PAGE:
Clostridium difficile is the main cause of antibiotic-associated diarrhea. Since 2003, the incidence and severity of C. difficile infection (CDI) has risen in the U.S. and globally. In 2013 the CDC designated C. difficile as an Urgent Threat, which caused ~29,000 deaths from ~453,000 cases in 2011. These trends were related to the emergence of epidemic strains, particularly epidemic 027. Epidemic 027 causes about a third of CDI in the U.S. Metronidazole is the most commonly prescribed drug for CDI, but after 30 years of use, it is now associated with poorer treatment outcomes. Reasons for the now poorer outcomes for metronidazole therapy is unclear. A subset of epidemic 027 strains show decreased susceptibility to metronidazole, when tested in the cofactor heme. Similarly, other dominant epidemic strains associated with CDI in the United States have evolved metronidazole resistance that is expressed in heme. While resistance has evolved in clinical strains, it is unclear how this impacts the ability to treat CDI with metronidazole. This study addresses this medically important question, by investigating how metronidazole resistance affects treatment outcomes. Firstly, a biobank of patient stools is examined for metronidazole-resistant strains, heme levels and patient metadata for clinical outcomes. This plan is complemented by experimental CDI models, namely the in vitro human gut and hamster models of CDI that are clinically reflective. Also addressed is the question of whether the low concentrations of metronidazole in the colon of patients is inadequate to treat infections with metronidazole- resistant strains. The genetic mechanisms adopted by C. difficile to display resistance is still unclear. Hence, this study elucidates the genetic basis for the evolution of metronidazole resistance in C. difficile, using a combination of cutting-edge genetic algorithms to identify gene changes in the genomic data sets for resistant isolates when compared to sensitive isolates and by molecular genetics to recapitulate metronidazole resistance in nave strains. Public health. The successful completion of this study will immediately impact healthcare practices and the guidelines for CDI management. This could save lives by improving prescribing practices and guideline adherence.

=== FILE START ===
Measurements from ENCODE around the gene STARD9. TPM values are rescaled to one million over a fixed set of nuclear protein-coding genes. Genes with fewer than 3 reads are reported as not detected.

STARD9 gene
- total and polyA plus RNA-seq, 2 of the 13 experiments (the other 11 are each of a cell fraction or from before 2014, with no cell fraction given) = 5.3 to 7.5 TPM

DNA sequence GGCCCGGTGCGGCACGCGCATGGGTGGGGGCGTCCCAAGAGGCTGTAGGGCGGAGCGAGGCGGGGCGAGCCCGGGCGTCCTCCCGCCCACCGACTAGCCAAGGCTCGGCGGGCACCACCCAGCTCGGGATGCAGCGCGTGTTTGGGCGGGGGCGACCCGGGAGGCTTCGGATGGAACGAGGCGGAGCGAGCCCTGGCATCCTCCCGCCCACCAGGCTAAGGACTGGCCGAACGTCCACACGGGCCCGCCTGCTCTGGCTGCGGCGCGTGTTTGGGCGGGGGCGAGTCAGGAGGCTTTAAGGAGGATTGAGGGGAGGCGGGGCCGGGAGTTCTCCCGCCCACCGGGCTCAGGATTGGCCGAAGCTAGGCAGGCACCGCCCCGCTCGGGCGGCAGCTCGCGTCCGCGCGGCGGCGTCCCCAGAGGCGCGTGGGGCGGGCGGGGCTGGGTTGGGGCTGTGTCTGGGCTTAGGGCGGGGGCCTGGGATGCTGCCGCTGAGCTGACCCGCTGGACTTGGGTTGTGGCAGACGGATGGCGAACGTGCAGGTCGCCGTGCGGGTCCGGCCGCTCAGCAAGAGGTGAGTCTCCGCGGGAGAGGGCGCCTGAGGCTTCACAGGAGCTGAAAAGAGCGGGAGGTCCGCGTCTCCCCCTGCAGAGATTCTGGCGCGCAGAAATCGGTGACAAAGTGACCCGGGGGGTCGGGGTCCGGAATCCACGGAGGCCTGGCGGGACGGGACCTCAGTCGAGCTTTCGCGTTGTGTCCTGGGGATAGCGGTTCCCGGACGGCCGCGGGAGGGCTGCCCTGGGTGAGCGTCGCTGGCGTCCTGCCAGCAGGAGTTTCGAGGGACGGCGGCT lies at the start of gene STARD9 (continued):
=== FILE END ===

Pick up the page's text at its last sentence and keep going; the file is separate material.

After 30 years, the use of metronidazole to treat C. difficile infection is faltering. C. difficile cause ~29,000 deaths in the U.S. per year. Recent epidemic strains, such as 027 are refractory to metronidazole. This study evaluates the impact of metronidazole resistance on the treatment of CDI with metronidazole.